The effectiveness of perindopril vs. lisinopril on reducing the incidence of diabetes and renal diseases: A cohort study of 20,252 patients.

Abstract

BACKGROUND Lisinopril and perindopril are two commonly used first-line antihypertensive agents. Few studies compared their effectiveness in reducing the incidence of renal diseases and diabetes. METHODS Adult patients who received new prescriptions of lisinopril or perindopril from 2001 to 2005 in all public hospitals and clinics in Hong Kong were included, and followed up for at least 2 years. Patients prescribed the angiotensin converting enzyme inhibitors (ACEIs) for <1 month were excluded. The incidence of admissions due to renal diseases and diabetes was evaluated. We used Cox proportional hazard regression models to assess hospital admissions as the outcome measures, adjusting for age, sex, socioeconomic status, service types, and the proportion of days covered as a measure of medication adherence. The regression models were constructed with propensity score matching to minimize indication biases. RESULTS 20,252 eligible patients with an average age of 64.5 years (SD 15.0) were included. The admission rates 24 months within the date of index prescription due to renal diseases were 3.1% (lisinopril) and 2.3% (perindopril); and 9.6% (lisinopril) and 7.2% (perindopril) for diabetes. Except for admissions due to diabetes at 6 months, lisinopril users were significantly more likely to be admitted due to renal diseases (adjusted hazard ratios: 1.304 to 1.378) and diabetes (1.146 to 1.231) than perindopril users at all time points. CONCLUSIONS Patients prescribed different ACEIs might have a different incidence of hospital admissions. Future studies should be conducted to evaluate the comparative effectiveness of different ACEIs on various patient-centered outcomes by head-to-head randomized controlled trials.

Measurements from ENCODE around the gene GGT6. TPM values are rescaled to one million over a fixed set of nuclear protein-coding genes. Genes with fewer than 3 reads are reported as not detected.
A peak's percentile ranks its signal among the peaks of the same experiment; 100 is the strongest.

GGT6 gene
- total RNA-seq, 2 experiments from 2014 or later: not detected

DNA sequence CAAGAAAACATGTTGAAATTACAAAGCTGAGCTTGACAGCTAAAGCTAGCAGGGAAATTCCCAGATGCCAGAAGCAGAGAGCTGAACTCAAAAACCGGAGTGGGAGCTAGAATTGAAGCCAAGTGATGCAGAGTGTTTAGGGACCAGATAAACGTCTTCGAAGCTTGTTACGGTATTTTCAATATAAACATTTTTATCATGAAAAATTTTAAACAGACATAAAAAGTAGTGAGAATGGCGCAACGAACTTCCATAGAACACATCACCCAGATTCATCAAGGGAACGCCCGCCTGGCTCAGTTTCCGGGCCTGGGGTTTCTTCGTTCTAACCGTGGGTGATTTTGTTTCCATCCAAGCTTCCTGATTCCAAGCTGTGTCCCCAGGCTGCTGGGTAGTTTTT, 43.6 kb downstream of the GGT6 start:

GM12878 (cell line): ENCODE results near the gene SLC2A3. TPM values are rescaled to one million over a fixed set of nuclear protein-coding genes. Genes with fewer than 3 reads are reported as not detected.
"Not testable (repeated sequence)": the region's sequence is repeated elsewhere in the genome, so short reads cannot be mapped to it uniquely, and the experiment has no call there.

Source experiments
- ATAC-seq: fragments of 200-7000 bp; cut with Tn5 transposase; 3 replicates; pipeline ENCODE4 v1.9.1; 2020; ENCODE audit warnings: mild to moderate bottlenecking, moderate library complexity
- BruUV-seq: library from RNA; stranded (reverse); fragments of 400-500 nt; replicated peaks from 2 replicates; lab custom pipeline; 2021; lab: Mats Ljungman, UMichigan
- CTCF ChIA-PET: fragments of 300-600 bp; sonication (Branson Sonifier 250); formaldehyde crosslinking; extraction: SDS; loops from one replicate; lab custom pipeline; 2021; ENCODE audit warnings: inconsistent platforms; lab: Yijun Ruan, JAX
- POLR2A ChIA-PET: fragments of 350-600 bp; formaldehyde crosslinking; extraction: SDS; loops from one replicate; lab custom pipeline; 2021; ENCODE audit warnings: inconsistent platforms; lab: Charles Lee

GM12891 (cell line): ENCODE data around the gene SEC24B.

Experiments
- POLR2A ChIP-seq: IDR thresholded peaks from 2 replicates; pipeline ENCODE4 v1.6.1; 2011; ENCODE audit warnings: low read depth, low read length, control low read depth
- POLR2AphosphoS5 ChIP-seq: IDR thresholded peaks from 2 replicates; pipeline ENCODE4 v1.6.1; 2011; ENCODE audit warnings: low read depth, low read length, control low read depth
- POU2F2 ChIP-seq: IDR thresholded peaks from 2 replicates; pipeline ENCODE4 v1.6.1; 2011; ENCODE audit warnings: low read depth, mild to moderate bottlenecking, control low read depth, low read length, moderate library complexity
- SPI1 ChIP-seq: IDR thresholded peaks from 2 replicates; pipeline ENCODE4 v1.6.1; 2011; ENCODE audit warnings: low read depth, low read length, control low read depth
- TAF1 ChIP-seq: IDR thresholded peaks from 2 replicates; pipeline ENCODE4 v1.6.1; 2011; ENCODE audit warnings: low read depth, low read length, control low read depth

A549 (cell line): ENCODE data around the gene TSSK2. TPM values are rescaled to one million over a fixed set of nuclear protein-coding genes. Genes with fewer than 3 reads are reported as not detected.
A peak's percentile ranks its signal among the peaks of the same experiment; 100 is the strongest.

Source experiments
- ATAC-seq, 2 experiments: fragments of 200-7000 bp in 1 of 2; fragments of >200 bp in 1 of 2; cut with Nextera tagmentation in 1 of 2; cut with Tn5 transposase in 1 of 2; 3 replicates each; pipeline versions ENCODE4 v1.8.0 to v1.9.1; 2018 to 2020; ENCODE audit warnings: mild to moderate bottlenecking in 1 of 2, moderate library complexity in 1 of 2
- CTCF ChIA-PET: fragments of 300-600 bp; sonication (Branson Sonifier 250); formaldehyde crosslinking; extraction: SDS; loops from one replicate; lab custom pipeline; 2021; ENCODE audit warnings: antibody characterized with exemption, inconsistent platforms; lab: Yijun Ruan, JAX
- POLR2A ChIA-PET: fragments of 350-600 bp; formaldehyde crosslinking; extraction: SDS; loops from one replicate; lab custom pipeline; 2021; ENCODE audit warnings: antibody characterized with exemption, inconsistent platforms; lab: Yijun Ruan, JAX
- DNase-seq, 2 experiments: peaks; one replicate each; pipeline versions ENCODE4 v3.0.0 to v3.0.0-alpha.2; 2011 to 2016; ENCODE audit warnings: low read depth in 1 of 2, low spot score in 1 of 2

DOI: 10.1016/j.ijcard.2015.04.191

Cite this paper

@article{Wong2015TheEO, title={The effectiveness of perindopril vs. lisinopril on reducing the incidence of diabetes and renal diseases: A cohort study of 20,252 patients.}, author={Martin Wong and Wai San Wilson Tam and Harry Hx Wang and Dexing Zhang and Clement S. K. Cheung and Bryan P. Yan and Stephen R. Leeder and Sian Meryl Griffiths}, journal={International journal of cardiology}, year={2015}, volume={190}, pages={384-8} }